2

I know that the pronoun WE is first person plural.

Does it contain the listener?

When I am referring to a group of people, sometimes it seems to have the listener in the group. Sometimes doesn't.

Can somebody give me a clear definition?

2
  • 3
    It's a reasonable question, but in fact English does not distinguish what's called "Inclusive we" (me and you and maybe others) from "Exclusive we" (me and somebody else but not you). Many other languages do, however: in Indonesian, kita is inclusive, but kami is exclusive. Nov 27, 2022 at 18:43
  • In Quechua, there are two forms of the word, to make this distinction. Nov 28, 2022 at 1:27

2 Answers 2

7

There is no definition; the speaker and listeners must figure out who "we" refers to by context.

In spoken English, the speaker may use open hand gestures to signal an inclusive "we".

In writing, additional words can clarify the degree of exclusivity: "We Canadians ..." or "As parents, we ...". The antecedent may be clear from the preceding text, eg,

Canadians have long loved hockey. We're learning to love soccer, too.

or

Q: "What are you up to today?"
A: "We're going to the park."

8

There are at least 4 variations of "WE" :

The normal cases are :

(1) "WE" including the speaker & the listener & others.
A Parent telling the other Parent "WE should get ready early tomorrow to go to the Picnic" , with the "WE" including the kids.

(2) "WE" including the speaker & the listener , excluding the others.
The Parent continuing with "WE should hide the snacks until we reach the Picnic Destination" , where the Initial "We" excludes the kids.

(3) "WE" including the speaker & others but excluding the listener.
A neighbour asking about the Picnic , & being told "WE are going to the National Park" , where "WE" excludes the listening neighbour.

The unusual case is :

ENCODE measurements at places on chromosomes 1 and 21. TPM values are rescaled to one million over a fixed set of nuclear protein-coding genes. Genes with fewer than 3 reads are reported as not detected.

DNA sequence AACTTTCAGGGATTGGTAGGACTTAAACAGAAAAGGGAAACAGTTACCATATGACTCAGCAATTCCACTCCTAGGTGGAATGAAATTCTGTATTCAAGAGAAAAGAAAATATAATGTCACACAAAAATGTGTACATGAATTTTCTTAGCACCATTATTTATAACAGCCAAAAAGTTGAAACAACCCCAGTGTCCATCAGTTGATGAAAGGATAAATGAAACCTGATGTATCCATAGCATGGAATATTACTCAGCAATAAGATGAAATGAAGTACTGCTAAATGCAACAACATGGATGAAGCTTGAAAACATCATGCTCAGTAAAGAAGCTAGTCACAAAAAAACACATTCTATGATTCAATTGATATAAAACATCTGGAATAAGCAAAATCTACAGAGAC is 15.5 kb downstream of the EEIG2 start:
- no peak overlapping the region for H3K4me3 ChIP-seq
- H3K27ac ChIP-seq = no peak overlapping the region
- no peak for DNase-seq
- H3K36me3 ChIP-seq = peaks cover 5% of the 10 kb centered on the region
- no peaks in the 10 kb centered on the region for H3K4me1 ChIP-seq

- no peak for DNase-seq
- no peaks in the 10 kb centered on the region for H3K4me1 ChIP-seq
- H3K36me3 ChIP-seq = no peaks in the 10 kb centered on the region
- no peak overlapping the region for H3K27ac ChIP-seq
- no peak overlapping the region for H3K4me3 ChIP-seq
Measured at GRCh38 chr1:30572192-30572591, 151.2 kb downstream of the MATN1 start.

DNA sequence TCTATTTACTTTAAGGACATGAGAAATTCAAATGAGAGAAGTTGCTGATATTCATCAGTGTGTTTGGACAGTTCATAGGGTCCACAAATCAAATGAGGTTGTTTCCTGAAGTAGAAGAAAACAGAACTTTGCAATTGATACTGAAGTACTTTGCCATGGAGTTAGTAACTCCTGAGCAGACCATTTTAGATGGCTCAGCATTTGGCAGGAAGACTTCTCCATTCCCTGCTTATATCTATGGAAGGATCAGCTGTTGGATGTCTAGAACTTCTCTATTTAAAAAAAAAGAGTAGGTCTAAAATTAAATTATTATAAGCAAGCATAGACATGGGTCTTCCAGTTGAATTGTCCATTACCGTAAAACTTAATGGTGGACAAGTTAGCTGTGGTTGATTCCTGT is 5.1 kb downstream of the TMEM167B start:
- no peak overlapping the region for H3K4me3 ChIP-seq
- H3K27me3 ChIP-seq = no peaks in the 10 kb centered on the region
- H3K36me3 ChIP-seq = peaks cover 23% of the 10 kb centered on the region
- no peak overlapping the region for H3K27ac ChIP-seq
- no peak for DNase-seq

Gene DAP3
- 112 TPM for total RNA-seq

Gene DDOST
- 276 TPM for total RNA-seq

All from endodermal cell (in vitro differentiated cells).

(4) "WE" including the speaker but excluding the listener & all the others. [[ this is the royal WE ]]
A Monarch (Queen Victoria ?) saying "WE are not amused" , where "WE" is the Monarch.

4
  • 1
    The 'Royal We' was actually only used when making official statements (the monarch as representing the nation). It's not certain that Queen Victoria really said "We are not amused", and if she did it was probably (3) - "We ladies..." Nov 27, 2022 at 14:57
  • 4
    There's also at least one other unusual usage, 'patronising we' [@mplungjan's answer here] as in "And how are we all doing, then?" [(5) "WE" excluding the speaker but including the listener/s and perhaps others in the listener's group]. What a lot of things we do use 'we' for! Nov 27, 2022 at 15:38
  • I have updated that Sentence to reflect that dubiousness @KateBunting
    – Prem
    Nov 28, 2022 at 10:34
  • 1
    Indeed , there are more which was why I started by saying "at least 4 variations" , where I did not include (5) Your Example of "Patronising WE" [ I thought of that as "Sarcastic WE" but turns out that there are "Kindergarten WE" + "Hospital WE" ] (6) The technical "Editorial WE" + "Authorial WE". [ en.wikipedia.org/wiki/Nosism ] @EdwinAshworth
    – Prem
    Nov 28, 2022 at 10:43

Not the answer you're looking for? Browse other questions tagged or ask your own question.